Fianna Fáil TDs who fail to vote for Coveney face six-month suspension

Zappone controversy a recurring theme at Fianna Fáil think-in, with some TDs claiming the Taoiseach has downplayed the issue

Taoiseach Micheál Martin at the Fianna Fáil think-in  in Co Cavan. Photograph: Conor McCabe/PA Wire

Taoiseach Micheál Martin at the Fianna Fáil think-in in Co Cavan. Photograph: Conor McCabe/PA Wire

 

Fianna Fáil TDs who fail to vote confidence in Minister for Foreign Affairs Simon Coveney will face a six-month suspension from the parliamentary party, Taoiseach Micheál Martin confirmed on Friday.

Speaking at the Fianna Fáil think-in in Ballyconnell, Co Cavan, Mr Martin said the automatic sanction would apply to any TD who failed to support the Government in the vote of confidence in Mr Coveney, expected when the Dáil returns next week.

Many Fianna Fáil TDs are unhappy about the prospect of voting confidence in Mr Coveney, though most agree they will have to support the Government.

Kilkenny TD John McGuinness, however, who has been a persistent critic of Mr Martin’s leadership, said on Friday he had not decided how to vote.

The motion of no-confidence in Mr Coveney, promised by Sinn Féin, means that the Dáil will return next week to an immediately antagonistic and partisan atmosphere. The last no-confidence motion, in Tánaiste Leo Varadkar last year, saw bitter and personalised exchanges, especially between Fine Gael and Sinn Féin Deputies.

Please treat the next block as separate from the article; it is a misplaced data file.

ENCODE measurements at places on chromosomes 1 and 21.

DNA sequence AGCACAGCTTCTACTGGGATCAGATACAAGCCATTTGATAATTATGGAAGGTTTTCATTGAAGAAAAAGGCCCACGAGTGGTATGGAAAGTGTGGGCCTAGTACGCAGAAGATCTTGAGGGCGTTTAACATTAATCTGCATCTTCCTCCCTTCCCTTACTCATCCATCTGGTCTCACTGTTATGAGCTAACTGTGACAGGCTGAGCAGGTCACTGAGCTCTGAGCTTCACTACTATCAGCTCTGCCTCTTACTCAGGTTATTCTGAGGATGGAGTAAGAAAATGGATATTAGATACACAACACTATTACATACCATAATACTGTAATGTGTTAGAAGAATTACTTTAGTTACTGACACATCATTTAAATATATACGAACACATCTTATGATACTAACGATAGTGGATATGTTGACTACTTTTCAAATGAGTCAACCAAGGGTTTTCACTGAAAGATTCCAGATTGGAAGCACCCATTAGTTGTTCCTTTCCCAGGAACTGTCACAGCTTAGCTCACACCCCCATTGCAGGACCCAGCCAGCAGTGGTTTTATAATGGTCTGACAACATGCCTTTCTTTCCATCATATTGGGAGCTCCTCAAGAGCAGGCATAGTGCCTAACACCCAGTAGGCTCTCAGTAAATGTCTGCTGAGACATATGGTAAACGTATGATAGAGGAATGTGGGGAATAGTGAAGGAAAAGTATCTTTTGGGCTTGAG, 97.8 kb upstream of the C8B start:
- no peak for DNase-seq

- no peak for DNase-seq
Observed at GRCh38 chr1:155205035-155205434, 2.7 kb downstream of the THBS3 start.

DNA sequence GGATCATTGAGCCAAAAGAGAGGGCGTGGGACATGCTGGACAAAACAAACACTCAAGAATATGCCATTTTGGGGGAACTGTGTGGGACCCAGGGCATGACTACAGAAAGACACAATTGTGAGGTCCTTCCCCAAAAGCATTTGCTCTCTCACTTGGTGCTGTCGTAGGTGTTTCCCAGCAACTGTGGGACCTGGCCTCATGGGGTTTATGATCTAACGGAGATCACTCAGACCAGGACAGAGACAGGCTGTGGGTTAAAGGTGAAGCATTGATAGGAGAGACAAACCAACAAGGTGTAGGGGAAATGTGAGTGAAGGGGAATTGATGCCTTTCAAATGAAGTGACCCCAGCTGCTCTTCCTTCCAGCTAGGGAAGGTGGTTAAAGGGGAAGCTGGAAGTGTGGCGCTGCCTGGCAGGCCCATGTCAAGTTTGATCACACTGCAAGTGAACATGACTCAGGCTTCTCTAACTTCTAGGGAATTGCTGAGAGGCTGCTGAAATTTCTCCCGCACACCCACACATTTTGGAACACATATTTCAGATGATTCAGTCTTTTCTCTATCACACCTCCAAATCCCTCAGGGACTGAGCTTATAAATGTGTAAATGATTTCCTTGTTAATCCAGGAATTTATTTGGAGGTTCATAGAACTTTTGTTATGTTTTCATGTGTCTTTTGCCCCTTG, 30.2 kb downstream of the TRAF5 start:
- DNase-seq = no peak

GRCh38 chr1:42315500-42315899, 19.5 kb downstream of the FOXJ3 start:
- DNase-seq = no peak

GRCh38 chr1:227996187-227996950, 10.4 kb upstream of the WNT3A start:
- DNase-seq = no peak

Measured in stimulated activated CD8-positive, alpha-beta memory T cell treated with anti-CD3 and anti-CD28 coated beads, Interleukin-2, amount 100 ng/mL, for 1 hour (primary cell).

The Labour Party has said it would support a motion of no confidence in Mr Coveney if one was tabled in the Dáil, as did the Social Democrats.

A Green spokesman said that all TDs will be expected to vote in favour of the Government.

Security Council

The controversy over the abandoned appointment of Katherine Zappone to a UN special envoy role by Mr Coveney was a recurring theme at Fianna Fáil’s meeting, with a number of TDs taking issue with what they perceived to be the Taoiseach’s downplaying of the issue.

Speaking to the media, Mr Martin argued that the forced resignation of Mr Coveney would have consequences for Ireland’s membership of the UN Security Council during a critical month in which the State takes the presidency.

Asked if this meant that Mr Coveney was “too big to fail”, Mr Martin said this was not the case, but added: “A lot of work has gone in [to securing a place on the UN Security Council]. He is an experienced foreign minister.”

He said: “The consequences [of Mr Coveney’s resignation] would be that we would lose a person of experience right now when he is needed on significant issues like Afghanistan.”

Mr Martin repeatedly criticised the Sinn Féin threat of a motion as a “classic opposition manoeuvre”, and said the party was no stranger to cronyism itself. He also contended that the controversy had been blown out of proportion.